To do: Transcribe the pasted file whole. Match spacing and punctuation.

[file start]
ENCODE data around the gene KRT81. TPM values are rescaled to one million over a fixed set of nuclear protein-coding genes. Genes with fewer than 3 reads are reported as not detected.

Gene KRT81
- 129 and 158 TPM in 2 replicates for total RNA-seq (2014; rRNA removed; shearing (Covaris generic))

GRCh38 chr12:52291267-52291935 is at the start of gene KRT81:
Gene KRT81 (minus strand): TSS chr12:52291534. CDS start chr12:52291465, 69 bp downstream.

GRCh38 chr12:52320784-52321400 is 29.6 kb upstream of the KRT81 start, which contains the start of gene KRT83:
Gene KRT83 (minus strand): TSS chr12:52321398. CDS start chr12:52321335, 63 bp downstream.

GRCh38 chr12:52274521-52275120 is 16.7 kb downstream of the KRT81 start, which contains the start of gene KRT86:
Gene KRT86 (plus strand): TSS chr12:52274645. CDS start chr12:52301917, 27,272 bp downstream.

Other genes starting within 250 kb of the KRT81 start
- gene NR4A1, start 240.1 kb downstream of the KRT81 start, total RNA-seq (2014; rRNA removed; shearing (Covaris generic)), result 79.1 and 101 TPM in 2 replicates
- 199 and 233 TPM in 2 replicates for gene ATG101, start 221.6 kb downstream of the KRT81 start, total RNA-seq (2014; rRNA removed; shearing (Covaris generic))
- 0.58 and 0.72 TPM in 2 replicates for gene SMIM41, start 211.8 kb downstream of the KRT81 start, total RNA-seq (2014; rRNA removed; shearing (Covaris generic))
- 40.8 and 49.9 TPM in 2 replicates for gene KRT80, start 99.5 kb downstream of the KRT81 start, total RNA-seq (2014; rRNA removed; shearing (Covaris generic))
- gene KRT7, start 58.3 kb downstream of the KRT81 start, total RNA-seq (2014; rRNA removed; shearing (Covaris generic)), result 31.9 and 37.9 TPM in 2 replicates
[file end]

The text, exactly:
ENCODE data around the gene KRT81. TPM values are rescaled to one million over a fixed set of nuclear protein-coding genes. Genes with fewer than 3 reads are reported as not detected.

Gene KRT81
- 129 and 158 TPM in 2 replicates for total RNA-seq (2014; rRNA removed; shearing (Covaris generic))

GRCh38 chr12:52291267-52291935 is at the start of gene KRT81:
Gene KRT81 (minus strand): TSS chr12:52291534. CDS start chr12:52291465, 69 bp downstream.

GRCh38 chr12:52320784-52321400 is 29.6 kb upstream of the KRT81 start, which contains the start of gene KRT83:
Gene KRT83 (minus strand): TSS chr12:52321398. CDS start chr12:52321335, 63 bp downstream.

GRCh38 chr12:52274521-52275120 is 16.7 kb downstream of the KRT81 start, which contains the start of gene KRT86:
Gene KRT86 (plus strand): TSS chr12:52274645. CDS start chr12:52301917, 27,272 bp downstream.

Other genes starting within 250 kb of the KRT81 start
- gene NR4A1, start 240.1 kb downstream of the KRT81 start, total RNA-seq (2014; rRNA removed; shearing (Covaris generic)), result 79.1 and 101 TPM in 2 replicates
- 199 and 233 TPM in 2 replicates for gene ATG101, start 221.6 kb downstream of the KRT81 start, total RNA-seq (2014; rRNA removed; shearing (Covaris generic))
- 0.58 and 0.72 TPM in 2 replicates for gene SMIM41, start 211.8 kb downstream of the KRT81 start, total RNA-seq (2014; rRNA removed; shearing (Covaris generic))
- 40.8 and 49.9 TPM in 2 replicates for gene KRT80, start 99.5 kb downstream of the KRT81 start, total RNA-seq (2014; rRNA removed; shearing (Covaris generic))
- gene KRT7, start 58.3 kb downstream of the KRT81 start, total RNA-seq (2014; rRNA removed; shearing (Covaris generic)), result 31.9 and 37.9 TPM in 2 replicates